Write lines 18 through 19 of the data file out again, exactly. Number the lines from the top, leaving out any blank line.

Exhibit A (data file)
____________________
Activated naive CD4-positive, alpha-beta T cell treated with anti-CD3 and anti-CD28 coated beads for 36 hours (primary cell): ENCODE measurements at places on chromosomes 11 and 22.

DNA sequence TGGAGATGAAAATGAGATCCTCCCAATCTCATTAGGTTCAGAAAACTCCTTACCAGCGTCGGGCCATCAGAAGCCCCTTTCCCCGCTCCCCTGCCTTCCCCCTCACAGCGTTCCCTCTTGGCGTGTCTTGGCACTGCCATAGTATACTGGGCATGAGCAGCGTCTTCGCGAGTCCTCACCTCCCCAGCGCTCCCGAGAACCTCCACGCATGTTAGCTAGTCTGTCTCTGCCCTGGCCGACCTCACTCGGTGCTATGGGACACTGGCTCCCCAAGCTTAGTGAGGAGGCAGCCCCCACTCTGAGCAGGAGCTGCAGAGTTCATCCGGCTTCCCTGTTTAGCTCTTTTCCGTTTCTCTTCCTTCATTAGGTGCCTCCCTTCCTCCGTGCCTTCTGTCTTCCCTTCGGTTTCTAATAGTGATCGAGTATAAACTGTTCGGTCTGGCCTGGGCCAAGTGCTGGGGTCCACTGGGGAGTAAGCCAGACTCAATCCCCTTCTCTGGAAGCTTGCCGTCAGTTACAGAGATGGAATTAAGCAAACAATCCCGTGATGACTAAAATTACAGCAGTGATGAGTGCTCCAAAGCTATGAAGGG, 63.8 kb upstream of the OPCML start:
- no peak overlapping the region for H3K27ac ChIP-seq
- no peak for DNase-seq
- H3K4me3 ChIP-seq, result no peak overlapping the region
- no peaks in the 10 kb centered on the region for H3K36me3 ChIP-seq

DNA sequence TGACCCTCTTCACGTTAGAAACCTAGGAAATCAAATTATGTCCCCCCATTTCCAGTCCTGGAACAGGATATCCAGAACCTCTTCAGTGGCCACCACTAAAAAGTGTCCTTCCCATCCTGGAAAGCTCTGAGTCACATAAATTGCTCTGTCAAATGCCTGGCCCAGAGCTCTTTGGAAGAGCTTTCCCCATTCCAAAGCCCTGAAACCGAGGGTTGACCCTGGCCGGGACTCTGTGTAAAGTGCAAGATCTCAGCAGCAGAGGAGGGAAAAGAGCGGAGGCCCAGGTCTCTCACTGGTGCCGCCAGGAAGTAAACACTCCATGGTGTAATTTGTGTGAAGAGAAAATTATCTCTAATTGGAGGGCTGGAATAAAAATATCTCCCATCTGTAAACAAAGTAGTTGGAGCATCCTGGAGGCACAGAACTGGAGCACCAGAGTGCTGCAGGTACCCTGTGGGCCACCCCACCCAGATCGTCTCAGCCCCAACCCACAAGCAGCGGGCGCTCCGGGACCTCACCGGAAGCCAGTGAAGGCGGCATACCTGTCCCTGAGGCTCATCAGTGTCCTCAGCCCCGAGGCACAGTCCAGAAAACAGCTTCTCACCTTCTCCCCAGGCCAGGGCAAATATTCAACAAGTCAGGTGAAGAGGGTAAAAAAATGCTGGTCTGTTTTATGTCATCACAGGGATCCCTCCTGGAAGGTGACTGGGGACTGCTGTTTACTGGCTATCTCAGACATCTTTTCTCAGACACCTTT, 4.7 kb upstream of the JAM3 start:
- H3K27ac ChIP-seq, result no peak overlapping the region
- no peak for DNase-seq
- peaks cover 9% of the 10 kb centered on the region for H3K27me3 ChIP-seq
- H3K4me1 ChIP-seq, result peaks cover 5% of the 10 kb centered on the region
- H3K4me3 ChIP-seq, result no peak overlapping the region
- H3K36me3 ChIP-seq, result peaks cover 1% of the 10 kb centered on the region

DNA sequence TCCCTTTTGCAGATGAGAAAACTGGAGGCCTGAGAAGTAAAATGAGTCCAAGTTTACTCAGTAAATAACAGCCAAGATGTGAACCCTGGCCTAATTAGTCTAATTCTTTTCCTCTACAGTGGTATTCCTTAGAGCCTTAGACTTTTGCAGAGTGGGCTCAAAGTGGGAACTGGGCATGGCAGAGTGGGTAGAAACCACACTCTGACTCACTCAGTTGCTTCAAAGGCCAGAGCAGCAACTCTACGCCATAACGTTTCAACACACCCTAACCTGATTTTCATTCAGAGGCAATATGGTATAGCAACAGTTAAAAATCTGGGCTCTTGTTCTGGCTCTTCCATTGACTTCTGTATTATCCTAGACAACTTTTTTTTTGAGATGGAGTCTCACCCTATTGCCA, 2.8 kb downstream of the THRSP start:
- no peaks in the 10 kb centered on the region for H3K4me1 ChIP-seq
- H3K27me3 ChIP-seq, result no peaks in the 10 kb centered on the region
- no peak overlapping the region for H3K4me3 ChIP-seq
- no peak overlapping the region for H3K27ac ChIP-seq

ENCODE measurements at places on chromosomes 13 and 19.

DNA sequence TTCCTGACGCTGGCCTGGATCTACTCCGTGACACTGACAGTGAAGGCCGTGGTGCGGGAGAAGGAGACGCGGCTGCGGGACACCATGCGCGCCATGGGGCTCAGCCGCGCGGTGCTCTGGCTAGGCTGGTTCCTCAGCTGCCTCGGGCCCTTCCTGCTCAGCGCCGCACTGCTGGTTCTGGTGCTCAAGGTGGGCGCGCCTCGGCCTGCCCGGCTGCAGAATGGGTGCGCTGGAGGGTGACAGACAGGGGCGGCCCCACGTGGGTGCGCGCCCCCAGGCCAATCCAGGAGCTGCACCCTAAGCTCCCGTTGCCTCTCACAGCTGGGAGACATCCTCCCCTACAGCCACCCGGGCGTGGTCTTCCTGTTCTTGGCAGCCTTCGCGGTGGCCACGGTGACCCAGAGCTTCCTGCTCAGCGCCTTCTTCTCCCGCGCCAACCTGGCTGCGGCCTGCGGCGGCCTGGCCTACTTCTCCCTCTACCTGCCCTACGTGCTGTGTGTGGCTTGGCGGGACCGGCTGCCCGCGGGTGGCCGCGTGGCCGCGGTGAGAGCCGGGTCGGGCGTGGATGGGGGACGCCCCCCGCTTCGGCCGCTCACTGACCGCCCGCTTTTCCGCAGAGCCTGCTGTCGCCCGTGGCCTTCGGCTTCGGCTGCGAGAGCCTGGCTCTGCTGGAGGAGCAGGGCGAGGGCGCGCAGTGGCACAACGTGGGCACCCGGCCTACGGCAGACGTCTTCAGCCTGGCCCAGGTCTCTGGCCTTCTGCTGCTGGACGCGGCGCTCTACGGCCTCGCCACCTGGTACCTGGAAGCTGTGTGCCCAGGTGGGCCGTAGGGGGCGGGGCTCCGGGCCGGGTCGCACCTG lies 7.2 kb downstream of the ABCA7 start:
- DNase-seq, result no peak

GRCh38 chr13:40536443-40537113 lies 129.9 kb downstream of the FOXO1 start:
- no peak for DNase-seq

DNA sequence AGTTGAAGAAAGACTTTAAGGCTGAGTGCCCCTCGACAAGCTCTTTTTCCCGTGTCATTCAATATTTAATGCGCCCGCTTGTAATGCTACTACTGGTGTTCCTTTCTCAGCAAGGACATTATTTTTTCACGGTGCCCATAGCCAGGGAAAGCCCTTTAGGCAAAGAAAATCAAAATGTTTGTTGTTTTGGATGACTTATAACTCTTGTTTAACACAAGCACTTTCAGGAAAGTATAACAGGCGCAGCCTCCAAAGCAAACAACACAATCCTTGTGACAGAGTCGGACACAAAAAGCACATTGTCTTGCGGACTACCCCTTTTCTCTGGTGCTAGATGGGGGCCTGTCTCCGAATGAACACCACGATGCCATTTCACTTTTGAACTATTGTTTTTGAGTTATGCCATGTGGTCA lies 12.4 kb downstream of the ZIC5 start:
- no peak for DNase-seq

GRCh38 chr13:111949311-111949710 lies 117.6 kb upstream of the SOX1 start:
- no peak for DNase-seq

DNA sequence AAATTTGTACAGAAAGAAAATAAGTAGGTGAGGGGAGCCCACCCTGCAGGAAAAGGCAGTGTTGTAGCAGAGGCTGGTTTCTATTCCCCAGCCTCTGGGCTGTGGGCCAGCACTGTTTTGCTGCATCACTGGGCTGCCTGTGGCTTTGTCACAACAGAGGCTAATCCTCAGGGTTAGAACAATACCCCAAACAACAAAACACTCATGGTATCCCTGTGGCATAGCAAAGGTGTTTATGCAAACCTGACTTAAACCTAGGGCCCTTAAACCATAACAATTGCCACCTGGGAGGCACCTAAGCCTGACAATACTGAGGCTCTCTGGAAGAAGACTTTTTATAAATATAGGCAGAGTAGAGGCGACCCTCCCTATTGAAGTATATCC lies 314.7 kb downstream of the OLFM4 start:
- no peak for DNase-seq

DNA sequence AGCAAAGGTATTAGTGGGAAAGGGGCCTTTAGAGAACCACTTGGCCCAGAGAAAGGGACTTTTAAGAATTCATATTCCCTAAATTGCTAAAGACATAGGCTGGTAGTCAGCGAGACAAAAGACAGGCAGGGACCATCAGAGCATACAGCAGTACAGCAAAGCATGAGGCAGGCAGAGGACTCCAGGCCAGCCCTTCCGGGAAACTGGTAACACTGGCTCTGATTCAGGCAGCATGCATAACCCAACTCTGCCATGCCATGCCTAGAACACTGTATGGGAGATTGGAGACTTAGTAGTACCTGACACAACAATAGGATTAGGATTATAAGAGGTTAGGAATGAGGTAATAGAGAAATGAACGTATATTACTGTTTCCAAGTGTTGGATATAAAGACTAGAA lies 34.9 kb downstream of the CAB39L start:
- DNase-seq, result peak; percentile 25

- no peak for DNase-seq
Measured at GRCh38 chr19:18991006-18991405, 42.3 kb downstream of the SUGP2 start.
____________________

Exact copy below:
- no peak overlapping the region for H3K27ac ChIP-seq

ENCODE measurements at places on chromosomes 13 and 19.